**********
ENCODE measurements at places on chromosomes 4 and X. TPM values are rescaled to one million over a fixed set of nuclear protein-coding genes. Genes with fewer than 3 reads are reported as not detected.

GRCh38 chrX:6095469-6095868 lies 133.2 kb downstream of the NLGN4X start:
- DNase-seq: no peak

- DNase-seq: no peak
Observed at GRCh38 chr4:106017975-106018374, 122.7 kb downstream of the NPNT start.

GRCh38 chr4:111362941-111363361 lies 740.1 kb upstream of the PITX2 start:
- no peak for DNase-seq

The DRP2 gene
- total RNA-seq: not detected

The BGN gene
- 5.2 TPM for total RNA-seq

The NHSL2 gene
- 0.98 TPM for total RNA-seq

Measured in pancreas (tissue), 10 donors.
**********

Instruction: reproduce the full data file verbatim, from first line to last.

ENCODE measurements at places on chromosomes 4 and X. TPM values are rescaled to one million over a fixed set of nuclear protein-coding genes. Genes with fewer than 3 reads are reported as not detected.

GRCh38 chrX:6095469-6095868 lies 133.2 kb downstream of the NLGN4X start:
- DNase-seq: no peak

- DNase-seq: no peak
Observed at GRCh38 chr4:106017975-106018374, 122.7 kb downstream of the NPNT start.

GRCh38 chr4:111362941-111363361 lies 740.1 kb upstream of the PITX2 start:
- no peak for DNase-seq

The DRP2 gene
- total RNA-seq: not detected

The BGN gene
- 5.2 TPM for total RNA-seq

The NHSL2 gene
- 0.98 TPM for total RNA-seq

Measured in pancreas (tissue), 10 donors.